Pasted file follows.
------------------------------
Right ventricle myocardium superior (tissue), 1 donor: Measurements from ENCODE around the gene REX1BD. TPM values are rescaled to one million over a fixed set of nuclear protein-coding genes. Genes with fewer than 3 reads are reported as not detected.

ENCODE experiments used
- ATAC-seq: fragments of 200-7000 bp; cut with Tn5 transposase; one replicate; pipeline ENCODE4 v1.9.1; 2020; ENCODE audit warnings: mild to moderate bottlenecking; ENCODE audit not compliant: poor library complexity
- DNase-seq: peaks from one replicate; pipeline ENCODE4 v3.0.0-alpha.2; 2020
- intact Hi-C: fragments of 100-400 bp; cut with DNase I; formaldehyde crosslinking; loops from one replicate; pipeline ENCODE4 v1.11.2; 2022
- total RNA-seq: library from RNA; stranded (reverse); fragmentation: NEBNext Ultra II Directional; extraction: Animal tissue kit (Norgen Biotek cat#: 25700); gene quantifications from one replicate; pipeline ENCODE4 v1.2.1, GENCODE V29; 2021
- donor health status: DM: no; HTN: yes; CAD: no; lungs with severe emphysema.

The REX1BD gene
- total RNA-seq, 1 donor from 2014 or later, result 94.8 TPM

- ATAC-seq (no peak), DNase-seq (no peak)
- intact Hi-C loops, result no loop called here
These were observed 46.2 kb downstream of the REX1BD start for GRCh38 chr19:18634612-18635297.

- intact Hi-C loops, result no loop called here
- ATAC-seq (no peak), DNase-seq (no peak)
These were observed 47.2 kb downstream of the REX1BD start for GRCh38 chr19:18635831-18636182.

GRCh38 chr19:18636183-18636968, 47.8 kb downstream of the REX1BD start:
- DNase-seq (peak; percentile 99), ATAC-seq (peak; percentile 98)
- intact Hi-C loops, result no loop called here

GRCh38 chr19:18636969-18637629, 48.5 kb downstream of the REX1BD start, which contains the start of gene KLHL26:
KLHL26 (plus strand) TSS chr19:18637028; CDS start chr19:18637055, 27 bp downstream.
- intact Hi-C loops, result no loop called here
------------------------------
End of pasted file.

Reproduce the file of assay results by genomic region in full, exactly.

Right ventricle myocardium superior (tissue), 1 donor: Measurements from ENCODE around the gene REX1BD. TPM values are rescaled to one million over a fixed set of nuclear protein-coding genes. Genes with fewer than 3 reads are reported as not detected.

ENCODE experiments used
- ATAC-seq: fragments of 200-7000 bp; cut with Tn5 transposase; one replicate; pipeline ENCODE4 v1.9.1; 2020; ENCODE audit warnings: mild to moderate bottlenecking; ENCODE audit not compliant: poor library complexity
- DNase-seq: peaks from one replicate; pipeline ENCODE4 v3.0.0-alpha.2; 2020
- intact Hi-C: fragments of 100-400 bp; cut with DNase I; formaldehyde crosslinking; loops from one replicate; pipeline ENCODE4 v1.11.2; 2022
- total RNA-seq: library from RNA; stranded (reverse); fragmentation: NEBNext Ultra II Directional; extraction: Animal tissue kit (Norgen Biotek cat#: 25700); gene quantifications from one replicate; pipeline ENCODE4 v1.2.1, GENCODE V29; 2021
- donor health status: DM: no; HTN: yes; CAD: no; lungs with severe emphysema.

The REX1BD gene
- total RNA-seq, 1 donor from 2014 or later, result 94.8 TPM

- ATAC-seq (no peak), DNase-seq (no peak)
- intact Hi-C loops, result no loop called here
These were observed 46.2 kb downstream of the REX1BD start for GRCh38 chr19:18634612-18635297.

- intact Hi-C loops, result no loop called here
- ATAC-seq (no peak), DNase-seq (no peak)
These were observed 47.2 kb downstream of the REX1BD start for GRCh38 chr19:18635831-18636182.

GRCh38 chr19:18636183-18636968, 47.8 kb downstream of the REX1BD start:
- DNase-seq (peak; percentile 99), ATAC-seq (peak; percentile 98)
- intact Hi-C loops, result no loop called here

GRCh38 chr19:18636969-18637629, 48.5 kb downstream of the REX1BD start, which contains the start of gene KLHL26:
KLHL26 (plus strand) TSS chr19:18637028; CDS start chr19:18637055, 27 bp downstream.
- intact Hi-C loops, result no loop called here